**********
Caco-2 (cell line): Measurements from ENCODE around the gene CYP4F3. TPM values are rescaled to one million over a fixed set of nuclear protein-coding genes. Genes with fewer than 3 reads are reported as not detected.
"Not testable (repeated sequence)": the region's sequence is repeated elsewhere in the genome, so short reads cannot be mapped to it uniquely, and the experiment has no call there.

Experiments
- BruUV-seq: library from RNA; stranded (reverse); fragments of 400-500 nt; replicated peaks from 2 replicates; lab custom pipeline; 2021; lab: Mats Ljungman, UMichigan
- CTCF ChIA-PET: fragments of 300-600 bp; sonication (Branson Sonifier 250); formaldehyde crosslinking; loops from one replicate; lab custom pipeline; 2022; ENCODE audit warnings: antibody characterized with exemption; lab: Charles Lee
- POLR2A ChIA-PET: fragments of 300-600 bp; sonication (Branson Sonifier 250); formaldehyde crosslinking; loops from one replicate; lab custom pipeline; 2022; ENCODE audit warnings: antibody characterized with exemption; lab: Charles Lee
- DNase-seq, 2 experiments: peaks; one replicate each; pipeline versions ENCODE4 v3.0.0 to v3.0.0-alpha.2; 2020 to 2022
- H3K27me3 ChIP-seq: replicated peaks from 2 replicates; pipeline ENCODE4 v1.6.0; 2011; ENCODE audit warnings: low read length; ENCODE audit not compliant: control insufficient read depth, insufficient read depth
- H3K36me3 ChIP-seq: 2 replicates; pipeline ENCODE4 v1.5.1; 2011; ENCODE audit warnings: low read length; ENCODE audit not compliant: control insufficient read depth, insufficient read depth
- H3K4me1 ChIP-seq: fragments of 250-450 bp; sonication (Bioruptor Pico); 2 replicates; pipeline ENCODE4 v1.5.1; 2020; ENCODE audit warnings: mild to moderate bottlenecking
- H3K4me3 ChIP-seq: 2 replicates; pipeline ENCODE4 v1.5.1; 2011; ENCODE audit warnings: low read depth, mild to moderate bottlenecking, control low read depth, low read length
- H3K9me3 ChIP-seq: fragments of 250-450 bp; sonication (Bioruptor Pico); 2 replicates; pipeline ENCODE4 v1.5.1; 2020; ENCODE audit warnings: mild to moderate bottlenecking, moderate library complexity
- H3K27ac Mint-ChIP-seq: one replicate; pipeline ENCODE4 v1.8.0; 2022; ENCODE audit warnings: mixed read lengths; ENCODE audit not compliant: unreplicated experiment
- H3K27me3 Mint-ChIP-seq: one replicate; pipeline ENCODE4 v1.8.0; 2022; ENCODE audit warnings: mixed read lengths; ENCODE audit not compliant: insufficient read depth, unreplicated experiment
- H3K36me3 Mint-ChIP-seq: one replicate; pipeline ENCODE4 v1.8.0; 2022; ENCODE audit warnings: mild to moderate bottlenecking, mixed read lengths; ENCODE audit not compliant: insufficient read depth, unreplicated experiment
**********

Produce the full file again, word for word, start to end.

Caco-2 (cell line): Measurements from ENCODE around the gene CYP4F3. TPM values are rescaled to one million over a fixed set of nuclear protein-coding genes. Genes with fewer than 3 reads are reported as not detected.
"Not testable (repeated sequence)": the region's sequence is repeated elsewhere in the genome, so short reads cannot be mapped to it uniquely, and the experiment has no call there.

Experiments
- BruUV-seq: library from RNA; stranded (reverse); fragments of 400-500 nt; replicated peaks from 2 replicates; lab custom pipeline; 2021; lab: Mats Ljungman, UMichigan
- CTCF ChIA-PET: fragments of 300-600 bp; sonication (Branson Sonifier 250); formaldehyde crosslinking; loops from one replicate; lab custom pipeline; 2022; ENCODE audit warnings: antibody characterized with exemption; lab: Charles Lee
- POLR2A ChIA-PET: fragments of 300-600 bp; sonication (Branson Sonifier 250); formaldehyde crosslinking; loops from one replicate; lab custom pipeline; 2022; ENCODE audit warnings: antibody characterized with exemption; lab: Charles Lee
- DNase-seq, 2 experiments: peaks; one replicate each; pipeline versions ENCODE4 v3.0.0 to v3.0.0-alpha.2; 2020 to 2022
- H3K27me3 ChIP-seq: replicated peaks from 2 replicates; pipeline ENCODE4 v1.6.0; 2011; ENCODE audit warnings: low read length; ENCODE audit not compliant: control insufficient read depth, insufficient read depth
- H3K36me3 ChIP-seq: 2 replicates; pipeline ENCODE4 v1.5.1; 2011; ENCODE audit warnings: low read length; ENCODE audit not compliant: control insufficient read depth, insufficient read depth
- H3K4me1 ChIP-seq: fragments of 250-450 bp; sonication (Bioruptor Pico); 2 replicates; pipeline ENCODE4 v1.5.1; 2020; ENCODE audit warnings: mild to moderate bottlenecking
- H3K4me3 ChIP-seq: 2 replicates; pipeline ENCODE4 v1.5.1; 2011; ENCODE audit warnings: low read depth, mild to moderate bottlenecking, control low read depth, low read length
- H3K9me3 ChIP-seq: fragments of 250-450 bp; sonication (Bioruptor Pico); 2 replicates; pipeline ENCODE4 v1.5.1; 2020; ENCODE audit warnings: mild to moderate bottlenecking, moderate library complexity
- H3K27ac Mint-ChIP-seq: one replicate; pipeline ENCODE4 v1.8.0; 2022; ENCODE audit warnings: mixed read lengths; ENCODE audit not compliant: unreplicated experiment
- H3K27me3 Mint-ChIP-seq: one replicate; pipeline ENCODE4 v1.8.0; 2022; ENCODE audit warnings: mixed read lengths; ENCODE audit not compliant: insufficient read depth, unreplicated experiment
- H3K36me3 Mint-ChIP-seq: one replicate; pipeline ENCODE4 v1.8.0; 2022; ENCODE audit warnings: mild to moderate bottlenecking, mixed read lengths; ENCODE audit not compliant: insufficient read depth, unreplicated experiment